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Announcing The Berkshire Manual of Style for International Publishing

For Immediate Release: Great Barrington, MA, December, 2011
Black & white & read all over: The Berkshire Manual of Style for International Publishing
A bold little publishing company has created a style guide to share what they have learned about international publishing with other publishers, authors, editors, and academic reviewers. The Berkshire Manual of Style for International Publishing comes from Berkshire Publishing Group.  Berkshire works with thousands of authors, especially from those contributing to publications such as the Encyclopedia of Modern Asia (700 authors in 65 countries), Global Perspectives on the United States (210 authors in 29 countries), and now the Berkshire Encyclopedia of Sustainability (850 authors in 51 countries).

The idea for this guide came one day last summer when Berkshire’s CEO, Karen Christensen, noticed how lengthy the company’s copyediting and author guidelines had become. She said to herself, “This is a book!” Before long, she was working with Berkshire’s senior editor, Mary Bagg, to adapt the material for a general readership. They added guidelines for authors and peer reviewers, meditations and asides on writing and word use, behind-the-scenes anecdotes, and publishing lore. Karen and Mary intended the Berkshire Manual of Style for International Publishing to supplement but not replace the Chicago Manual of Style—the US authority that has indeed become an industry standard and on which Berkshire itself relies. The result is a compendium that reflects Berkshire’s passion for bringing knowledge about, and from, all corners of the world to the gardens (that is, classrooms, armchairs, and lecture halls) of the English-speaking world. Karen, an avid gardener and plant collector, thinks of it as “knowledge propagation.”

Karen Christensen is an editor and writer but admits that she is no copyeditor. On her very first day working for the formidable Valerie Eliot, widow of T. S. Eliot and controller of one of the most important and wealthy literary estates on earth, typed a letter and took it to Mrs. Eliot for signature. Mrs. Eliot reared with dismay. “My dear,” she said coldly, “Waste Land is two words.” (Karen’s memoir of working on the first volume of The Letters of T. S. Eliot was published in the Guardian Review; a link and further information is available at the Berkshire Blog.)

People often ask how Berkshire can possibly provide an international perspective. How can we explain China, for instance, when we are not Chinese? First, we all have to acknowledge the limitations of our vision. People who live in a country or culture will have knowledge and understanding that we do not. This is why Berkshire has chosen to work with non-US and non-Western authors since its beginning, even when this created extra difficulty and expense. Without our network of international scholars, which now also includes volume editors and peer reviewers as well as article contributors, Berkshire would not be the publishing company it has since become.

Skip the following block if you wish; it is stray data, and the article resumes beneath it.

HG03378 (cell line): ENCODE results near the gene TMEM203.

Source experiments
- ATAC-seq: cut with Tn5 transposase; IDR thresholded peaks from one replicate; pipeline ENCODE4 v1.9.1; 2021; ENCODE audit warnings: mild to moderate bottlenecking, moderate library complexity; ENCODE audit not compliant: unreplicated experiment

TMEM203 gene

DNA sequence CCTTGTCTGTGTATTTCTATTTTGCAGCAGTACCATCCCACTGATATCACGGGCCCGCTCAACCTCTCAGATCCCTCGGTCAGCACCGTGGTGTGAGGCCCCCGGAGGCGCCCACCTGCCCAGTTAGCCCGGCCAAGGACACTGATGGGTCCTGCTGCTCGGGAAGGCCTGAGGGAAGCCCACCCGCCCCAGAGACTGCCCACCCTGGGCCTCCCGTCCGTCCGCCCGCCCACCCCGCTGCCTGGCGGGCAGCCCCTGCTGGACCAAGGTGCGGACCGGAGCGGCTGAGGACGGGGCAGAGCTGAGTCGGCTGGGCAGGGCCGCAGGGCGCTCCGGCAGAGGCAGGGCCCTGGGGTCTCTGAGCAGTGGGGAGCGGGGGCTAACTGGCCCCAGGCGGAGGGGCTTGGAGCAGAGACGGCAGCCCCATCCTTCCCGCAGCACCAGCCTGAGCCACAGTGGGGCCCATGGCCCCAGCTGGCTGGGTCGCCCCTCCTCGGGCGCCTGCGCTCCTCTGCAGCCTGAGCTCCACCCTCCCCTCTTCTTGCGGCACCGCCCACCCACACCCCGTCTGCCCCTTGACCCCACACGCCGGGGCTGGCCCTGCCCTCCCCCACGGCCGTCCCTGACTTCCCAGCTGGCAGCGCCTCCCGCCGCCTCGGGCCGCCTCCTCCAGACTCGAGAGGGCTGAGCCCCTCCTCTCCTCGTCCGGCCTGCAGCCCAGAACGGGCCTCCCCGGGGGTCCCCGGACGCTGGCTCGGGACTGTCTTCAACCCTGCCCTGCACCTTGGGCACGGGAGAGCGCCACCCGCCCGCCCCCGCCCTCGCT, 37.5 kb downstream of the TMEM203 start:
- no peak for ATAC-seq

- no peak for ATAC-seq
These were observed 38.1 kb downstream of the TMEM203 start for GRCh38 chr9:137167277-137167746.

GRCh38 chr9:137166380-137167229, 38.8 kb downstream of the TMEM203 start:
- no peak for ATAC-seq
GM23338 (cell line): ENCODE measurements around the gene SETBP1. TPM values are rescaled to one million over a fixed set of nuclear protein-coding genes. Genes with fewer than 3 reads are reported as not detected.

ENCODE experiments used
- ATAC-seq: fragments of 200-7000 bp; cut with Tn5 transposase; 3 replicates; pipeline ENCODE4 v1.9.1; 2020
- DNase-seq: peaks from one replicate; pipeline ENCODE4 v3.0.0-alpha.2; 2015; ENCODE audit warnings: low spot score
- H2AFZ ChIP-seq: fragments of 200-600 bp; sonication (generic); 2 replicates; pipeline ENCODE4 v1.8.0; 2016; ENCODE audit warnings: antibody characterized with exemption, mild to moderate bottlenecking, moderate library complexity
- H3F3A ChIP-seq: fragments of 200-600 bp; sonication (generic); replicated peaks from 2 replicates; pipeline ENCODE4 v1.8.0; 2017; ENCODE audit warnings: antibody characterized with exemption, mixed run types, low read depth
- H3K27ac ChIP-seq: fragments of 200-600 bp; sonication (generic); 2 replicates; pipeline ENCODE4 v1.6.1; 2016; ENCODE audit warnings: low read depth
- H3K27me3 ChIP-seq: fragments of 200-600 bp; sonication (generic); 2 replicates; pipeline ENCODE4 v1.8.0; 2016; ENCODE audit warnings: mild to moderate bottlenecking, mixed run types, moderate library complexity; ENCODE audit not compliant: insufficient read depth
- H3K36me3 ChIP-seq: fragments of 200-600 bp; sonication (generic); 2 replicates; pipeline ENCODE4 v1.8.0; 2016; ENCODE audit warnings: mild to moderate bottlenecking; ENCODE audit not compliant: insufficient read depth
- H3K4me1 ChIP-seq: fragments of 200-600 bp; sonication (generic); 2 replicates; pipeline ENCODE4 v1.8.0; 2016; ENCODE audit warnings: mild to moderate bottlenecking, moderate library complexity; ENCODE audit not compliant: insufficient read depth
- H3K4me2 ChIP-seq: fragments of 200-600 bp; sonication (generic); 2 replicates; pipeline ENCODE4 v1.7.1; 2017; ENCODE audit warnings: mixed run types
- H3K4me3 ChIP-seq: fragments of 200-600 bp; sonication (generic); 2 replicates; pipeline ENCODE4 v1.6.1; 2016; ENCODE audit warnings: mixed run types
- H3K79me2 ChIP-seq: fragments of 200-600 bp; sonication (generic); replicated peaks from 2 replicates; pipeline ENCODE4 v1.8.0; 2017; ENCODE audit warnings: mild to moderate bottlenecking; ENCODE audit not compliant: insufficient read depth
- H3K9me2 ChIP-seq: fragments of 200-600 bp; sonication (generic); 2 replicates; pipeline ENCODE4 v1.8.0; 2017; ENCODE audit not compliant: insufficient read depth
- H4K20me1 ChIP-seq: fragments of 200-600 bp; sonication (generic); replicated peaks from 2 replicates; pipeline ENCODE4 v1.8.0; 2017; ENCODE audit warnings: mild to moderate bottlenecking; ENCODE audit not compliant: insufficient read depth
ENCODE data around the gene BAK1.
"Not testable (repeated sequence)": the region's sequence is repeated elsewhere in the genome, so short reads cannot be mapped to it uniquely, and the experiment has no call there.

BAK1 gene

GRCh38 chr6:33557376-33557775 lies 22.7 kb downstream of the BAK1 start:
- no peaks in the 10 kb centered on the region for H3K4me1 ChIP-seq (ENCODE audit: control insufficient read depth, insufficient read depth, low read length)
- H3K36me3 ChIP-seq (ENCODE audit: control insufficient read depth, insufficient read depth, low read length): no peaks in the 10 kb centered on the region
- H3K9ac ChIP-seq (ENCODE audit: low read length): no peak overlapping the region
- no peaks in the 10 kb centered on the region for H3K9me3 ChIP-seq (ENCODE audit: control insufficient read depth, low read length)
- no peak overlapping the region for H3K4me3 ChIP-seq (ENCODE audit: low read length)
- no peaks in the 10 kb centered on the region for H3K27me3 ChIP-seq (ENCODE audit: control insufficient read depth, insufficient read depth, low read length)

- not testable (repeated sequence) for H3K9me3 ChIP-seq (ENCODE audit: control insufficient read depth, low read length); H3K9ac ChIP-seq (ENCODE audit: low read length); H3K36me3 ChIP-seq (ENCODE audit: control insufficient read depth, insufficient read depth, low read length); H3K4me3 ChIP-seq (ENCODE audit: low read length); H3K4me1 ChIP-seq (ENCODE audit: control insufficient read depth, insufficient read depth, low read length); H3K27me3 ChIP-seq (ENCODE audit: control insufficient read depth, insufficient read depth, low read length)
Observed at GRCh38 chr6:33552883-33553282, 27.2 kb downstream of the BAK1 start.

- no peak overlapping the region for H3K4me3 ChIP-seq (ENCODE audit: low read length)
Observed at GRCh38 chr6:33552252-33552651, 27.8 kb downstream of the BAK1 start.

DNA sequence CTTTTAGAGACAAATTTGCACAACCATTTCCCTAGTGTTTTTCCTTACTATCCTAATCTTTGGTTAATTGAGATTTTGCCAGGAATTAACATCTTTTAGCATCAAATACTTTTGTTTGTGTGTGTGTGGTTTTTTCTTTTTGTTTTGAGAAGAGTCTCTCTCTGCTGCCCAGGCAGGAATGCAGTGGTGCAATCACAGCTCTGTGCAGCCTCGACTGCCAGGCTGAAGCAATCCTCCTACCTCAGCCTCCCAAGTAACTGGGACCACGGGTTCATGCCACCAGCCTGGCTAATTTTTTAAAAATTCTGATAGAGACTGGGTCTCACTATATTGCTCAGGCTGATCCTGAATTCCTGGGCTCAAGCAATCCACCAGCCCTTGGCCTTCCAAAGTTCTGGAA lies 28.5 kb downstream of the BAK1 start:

Karen’s Mandarin-speaking son, Tom Cotton Christensen, now lives and works in Beijing as Berkshire’s liaison with Chinese publishers and libraries. He sent us the following example of a Chinese chengyu, a special type of proverb used since ancient times to impart cultural wisdom. We think it particularly relevant to our work because it perfectly expresses the importance of maintaining distance to gain perspective and objectivity:

???????????????  Bù shí lú sh?n zh?n miàn mù?zh? yuán sh?n zài c? sh?n zh?ng.

One cannot see the complete or true nature of Mount Lu when one is standing on the mountain.

Just as publishers seek to use gender-neutral language (the Berkshire Manual of Style for International Publishing discusses this in the “Copyeditor’s Manual” at 1.2.4 and the “Author Guidelines” at 2.1.7), as international publishers we aim for language that is not US-centric. Our style guide specifies that “US citizen” replace “American,” and we use metric measurements. We think of readers elsewhere in the world when we refer to “football.” We even try not to use the word summer to mean the months June through August; an Australian editor once pointed out that this is hemisphere-centric. We instruct our peer reviewers and copyeditors to remove jargon ruthlessly and prune text to make it clear and accessible for general readers or for those whose first language is not English. We pay close attention to the voice and tone of our articles. Most importantly, we are determined to banish from our pages authorial assumptions that the US or Western approach is an absolute point of reference.

We also try to learn from others. Chinese authors writing about cities and places in the Berkshire Encyclopedia of China always began with a proverb, such as, “Above the earth there is the heaven; on the earth there are Suzhou and Hangzhou.” Western authors, however, started geographical articles with population and area statistics. (This kind of difference is the bane of copyeditors, whose job is to create consistency, a requirement we stress throughout the 62 pages of copyeditor guidelines in the Berkshire Manual of Style for International Publishing.) The Chinese approach is more meaningful, we decided, and appropriate to the subject, so for a second edition of the Berkshire Encyclopedia of China we will adapt our author guidelines to accommodate it. Being a “global point of reference” requires this kind of constant reassessment, a broadening of our view toward our own “Mount Lu.”
Read more by clicking here for a flyer about the project.

For further information about the Berkshire Manual of Style for International Publishing and to arrange for interviews, please contact, tel +1 413 528 0206.

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